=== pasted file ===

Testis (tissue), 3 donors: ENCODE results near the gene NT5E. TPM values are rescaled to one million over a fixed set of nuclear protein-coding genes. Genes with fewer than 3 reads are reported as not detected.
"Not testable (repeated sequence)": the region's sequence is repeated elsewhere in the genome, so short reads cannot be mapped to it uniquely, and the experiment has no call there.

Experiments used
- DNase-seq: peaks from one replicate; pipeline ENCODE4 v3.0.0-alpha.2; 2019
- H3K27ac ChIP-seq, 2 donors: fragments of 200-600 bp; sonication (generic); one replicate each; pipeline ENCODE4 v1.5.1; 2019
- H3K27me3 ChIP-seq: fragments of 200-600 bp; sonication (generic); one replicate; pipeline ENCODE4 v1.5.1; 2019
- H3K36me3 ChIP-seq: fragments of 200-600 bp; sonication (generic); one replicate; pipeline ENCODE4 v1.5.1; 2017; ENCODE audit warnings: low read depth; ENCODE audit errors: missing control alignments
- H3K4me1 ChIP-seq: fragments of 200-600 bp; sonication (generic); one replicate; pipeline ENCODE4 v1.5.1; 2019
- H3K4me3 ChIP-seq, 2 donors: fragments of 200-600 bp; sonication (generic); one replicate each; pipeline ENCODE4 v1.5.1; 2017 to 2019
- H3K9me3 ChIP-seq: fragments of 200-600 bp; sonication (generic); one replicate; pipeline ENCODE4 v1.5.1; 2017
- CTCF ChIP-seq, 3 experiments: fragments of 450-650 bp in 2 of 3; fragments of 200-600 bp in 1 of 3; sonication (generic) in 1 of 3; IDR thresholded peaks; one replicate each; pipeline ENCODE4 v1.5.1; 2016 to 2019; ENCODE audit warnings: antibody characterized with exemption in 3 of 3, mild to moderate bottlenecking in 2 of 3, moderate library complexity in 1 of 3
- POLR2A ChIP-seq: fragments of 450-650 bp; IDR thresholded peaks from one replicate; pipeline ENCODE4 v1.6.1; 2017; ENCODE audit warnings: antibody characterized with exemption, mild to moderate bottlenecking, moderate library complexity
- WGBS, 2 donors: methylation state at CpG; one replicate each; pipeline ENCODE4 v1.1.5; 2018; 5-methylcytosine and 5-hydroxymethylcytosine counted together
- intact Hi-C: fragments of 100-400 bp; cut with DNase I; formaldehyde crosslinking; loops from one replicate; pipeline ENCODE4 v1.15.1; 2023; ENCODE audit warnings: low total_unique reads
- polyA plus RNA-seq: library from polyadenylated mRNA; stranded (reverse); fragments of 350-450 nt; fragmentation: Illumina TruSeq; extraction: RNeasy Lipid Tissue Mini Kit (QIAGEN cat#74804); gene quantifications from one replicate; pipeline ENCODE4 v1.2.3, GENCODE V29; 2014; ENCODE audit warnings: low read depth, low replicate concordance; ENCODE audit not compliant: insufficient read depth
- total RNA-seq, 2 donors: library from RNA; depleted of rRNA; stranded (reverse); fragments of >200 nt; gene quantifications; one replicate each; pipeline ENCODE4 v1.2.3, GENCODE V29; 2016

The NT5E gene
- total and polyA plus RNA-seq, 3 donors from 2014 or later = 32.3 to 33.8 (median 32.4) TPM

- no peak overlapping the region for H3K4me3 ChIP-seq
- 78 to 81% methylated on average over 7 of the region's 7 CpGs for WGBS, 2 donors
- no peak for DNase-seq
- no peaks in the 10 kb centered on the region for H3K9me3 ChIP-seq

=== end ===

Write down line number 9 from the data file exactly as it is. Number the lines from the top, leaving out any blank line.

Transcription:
- H3K4me3 ChIP-seq, 2 donors: fragments of 200-600 bp; sonication (generic); one replicate each; pipeline ENCODE4 v1.5.1; 2017 to 2019